Why the Amazon Rainforest is everybody’s concern

View this post on Instagram

Fires are a major issue for our rainforests and our planet. These fires are intensified by many factors, including the climate crisis and deforestation. Loss of habitat through illegal logging and development exacerbates the intensity and duration of these fires, helping to create situations like the one in the Brazilian Amazon today.⁠ .⁠ Wondering what you can do to help?⁠ .⁠ 1. Keep informed about the situation. Sites like Global Forest Watch Fires (http://fires.globalforestwatch.org/home/) provide valuable information about the fires going on right now.⁠ .⁠ 2. Share your passion for the rainforest with your friends. Educate others about this issue and why it is so important.⁠ .⁠ 3. Try changing your daily habits to be more environmentally friendly. Purchasing environmentally-friendly products and reducing or reusing paper is a great way to start!.⁠ .⁠ 4. If you can, make your voice for the environment heard in your local and national elections.⁠ .⁠ 5. Support organizations like Rainforest Trust. While we can't help stop these particular fires, our work to prevent deforestation helps stop fires like this from happening again. Click the link in the bio to help protect rainforests around the world.⁠ .⁠ .⁠ .⁠ .⁠ #amazonfires #amazon #rainforest #wildlife #nature #deforestation #saveacres

A post shared by Rainforest Trust (@rainforesttrust) on

The Amazon Rainforest has been burning for decades and news just caught up with it three weeks ago.

Trees are turning to ash, killing wildlife and the homes of indigenous people. And it isn’t just because of our rising climate temperature. The rainforest fires are also caused by cattle ranchers and loggers who wish to clear and utilize the land, emboldened by the country’s pro-business president.

BBC News reports that organizations, activists, and social media users worldwide have reacted to the news with alarm. #PrayForTheAmazon and other variations of the hashtag are trending globally on Twitter, with hundreds of thousands of tweets. As images and news of the fire spread, many are demanding accountability from Brazilian president Jair Bolsonaro.

Ever since Pres. Bolsanaro’s presidential campaign, he has been making promises on restoring the economy by exploring the Amazon’s economic potential. Now, environmental organizations say he has encouraged ranchers, farmers, and loggers to exploit and burn the rainforest like never before with a sense of impunity.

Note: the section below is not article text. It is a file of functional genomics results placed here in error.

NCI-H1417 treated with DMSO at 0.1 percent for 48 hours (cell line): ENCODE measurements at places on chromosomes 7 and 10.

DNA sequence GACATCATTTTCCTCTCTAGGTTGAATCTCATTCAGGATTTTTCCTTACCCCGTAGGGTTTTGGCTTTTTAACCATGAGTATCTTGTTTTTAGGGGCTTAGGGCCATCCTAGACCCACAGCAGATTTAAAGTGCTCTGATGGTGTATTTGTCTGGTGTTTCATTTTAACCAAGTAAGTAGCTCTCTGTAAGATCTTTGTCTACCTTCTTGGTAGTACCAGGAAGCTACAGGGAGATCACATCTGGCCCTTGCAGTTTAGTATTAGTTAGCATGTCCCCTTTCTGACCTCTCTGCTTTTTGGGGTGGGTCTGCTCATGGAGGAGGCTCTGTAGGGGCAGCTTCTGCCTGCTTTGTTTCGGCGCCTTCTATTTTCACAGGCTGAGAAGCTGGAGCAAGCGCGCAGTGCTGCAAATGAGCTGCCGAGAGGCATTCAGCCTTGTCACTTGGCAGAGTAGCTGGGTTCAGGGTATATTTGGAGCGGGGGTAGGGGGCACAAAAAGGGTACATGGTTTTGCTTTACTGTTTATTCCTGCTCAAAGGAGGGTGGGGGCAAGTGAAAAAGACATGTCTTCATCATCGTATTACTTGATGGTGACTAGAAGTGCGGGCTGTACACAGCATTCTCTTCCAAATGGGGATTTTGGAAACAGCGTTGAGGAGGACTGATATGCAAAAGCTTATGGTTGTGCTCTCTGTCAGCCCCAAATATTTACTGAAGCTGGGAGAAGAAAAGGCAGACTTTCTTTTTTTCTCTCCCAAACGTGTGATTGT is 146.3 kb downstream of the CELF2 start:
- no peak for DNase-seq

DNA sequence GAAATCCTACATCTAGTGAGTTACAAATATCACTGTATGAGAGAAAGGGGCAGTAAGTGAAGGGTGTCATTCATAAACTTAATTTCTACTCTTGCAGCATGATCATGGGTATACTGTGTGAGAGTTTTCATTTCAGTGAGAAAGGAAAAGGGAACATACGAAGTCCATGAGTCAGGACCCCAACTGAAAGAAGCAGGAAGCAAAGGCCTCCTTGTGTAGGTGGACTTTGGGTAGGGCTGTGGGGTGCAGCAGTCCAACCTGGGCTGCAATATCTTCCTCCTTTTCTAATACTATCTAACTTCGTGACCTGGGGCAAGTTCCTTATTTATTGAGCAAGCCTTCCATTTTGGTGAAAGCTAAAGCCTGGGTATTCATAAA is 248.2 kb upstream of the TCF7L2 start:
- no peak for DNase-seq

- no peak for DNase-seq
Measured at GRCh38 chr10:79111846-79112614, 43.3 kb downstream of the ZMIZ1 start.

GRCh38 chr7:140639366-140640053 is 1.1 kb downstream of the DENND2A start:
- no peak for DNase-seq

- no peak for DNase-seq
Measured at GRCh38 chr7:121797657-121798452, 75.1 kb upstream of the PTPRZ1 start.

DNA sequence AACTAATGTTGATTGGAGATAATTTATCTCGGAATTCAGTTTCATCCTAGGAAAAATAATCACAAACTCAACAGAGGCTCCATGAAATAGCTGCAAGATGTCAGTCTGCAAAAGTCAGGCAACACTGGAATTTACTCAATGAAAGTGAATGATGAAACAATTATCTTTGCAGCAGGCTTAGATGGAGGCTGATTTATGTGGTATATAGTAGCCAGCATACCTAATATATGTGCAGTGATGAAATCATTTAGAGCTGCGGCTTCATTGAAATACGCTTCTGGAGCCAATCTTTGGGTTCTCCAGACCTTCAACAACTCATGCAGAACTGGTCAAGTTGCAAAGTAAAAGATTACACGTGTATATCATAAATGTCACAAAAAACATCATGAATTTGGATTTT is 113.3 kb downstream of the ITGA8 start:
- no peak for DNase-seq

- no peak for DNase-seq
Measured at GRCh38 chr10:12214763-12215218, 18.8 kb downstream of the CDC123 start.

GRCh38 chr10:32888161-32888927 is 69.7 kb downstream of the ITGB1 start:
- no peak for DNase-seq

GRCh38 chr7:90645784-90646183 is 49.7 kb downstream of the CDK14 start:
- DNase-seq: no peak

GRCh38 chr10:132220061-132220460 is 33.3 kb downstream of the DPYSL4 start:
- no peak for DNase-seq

Since January 2019, 72,000 manmade fires have blasted the rainforest—both legally and illegally. And the single largest cause to clear land is for cattle farming and other forms of agribusiness.

But wait. Why should we even care? Why should we care about the Amazon Rainforest, especially if we are thousands of miles away from it?

Here’s why:

The Amazon keeps the Earth cool

According to The Amazon Aid, carbon dioxide released into the atmosphere causes the world to heat up. The Amazon is one of the world’s most important natural buffers for keeping us cool with forests that cover 5.5 million acres. It is the largest tropical ecosystem on the planet and those trees store an immense amount of carbon in their leaves, trunks, roots. Not only does it store 1/6 of the world’s carbon, nearly 11 years of carbon emissions, but in a normal year the forests absorb about 20 percent of the atmospheric carbon, and pulls in nearly 300 million tons more of the carbon than it releases into the atmosphere.

The Amazon Rainforest serves as one of Earth’s largest reservoirs of carbon dioxide, helping regulate global climate patterns through the sequestration and storage of carbon dioxide in above-ground biomass and soil.

It regulates global and local weather patterns

Every day the Amazon releases approximately 20 billion tons of moisture into the atmosphere helping to seed the clouds with rain around the world. The Amazon needs approximately 80 percent of the trees standing to continue this water cycle. “The Invisible River in the Sky,” carries more moisture in the atmosphere above the Amazon than waters in the Amazon Rivers.

Water supply

The Amazon rivers are the second-longest river on earth after the Nile River, moves the largest volume of water, and carries 20 percent of the Earth’s water to sea. It creates flooded habitats that are homes to 3,000 types of fish and unique species including pink dolphins, the giant otter, and piranhas. Indigenous and local peoples use the rivers as a means of transportation and a source of protein in the form of fish.

Home to the biggest number of plants and wildlife in the world

The Amazon rainforest has the most biodiversity on Earth, home to over 30 percent of the world’s species. That includes nearly one million insects known to science in the Amazon basin, approximately 530 species of mammals, nearly 1,000 different reptiles and amphibians and more than 5,600 species of freshwater fish, an estimated 80,000 plant taxa, and an estimated 390 billion trees.

You see? Anything that happens to the Amazon Rainforest, an ecosystem as big as it is, will gravely affect the state of our climate.m—the whole world’s climate. So even if you live far away from Brazil, this is your concern too. Take action. Mother Earth has only so much left to give.

 

 

 

Photo courtesy of Rainforest Trust’s Instagram account

For the latest in culture, fashion, beauty, and celebrities, subscribe to our weekly newsletter here  

Follow Preen on FacebookInstagramTwitterYouTube, and Viber

 

Related stories:
The Amazon rainforest has been burning for decades, and we’re only finding out about it now
Women change-makers, part 1 of 2: Fashion, food, and climate change advocacy
Greta Thunberg: How a 16-year-old will save the world
Forces for Change: 15 women fight for global re-intervention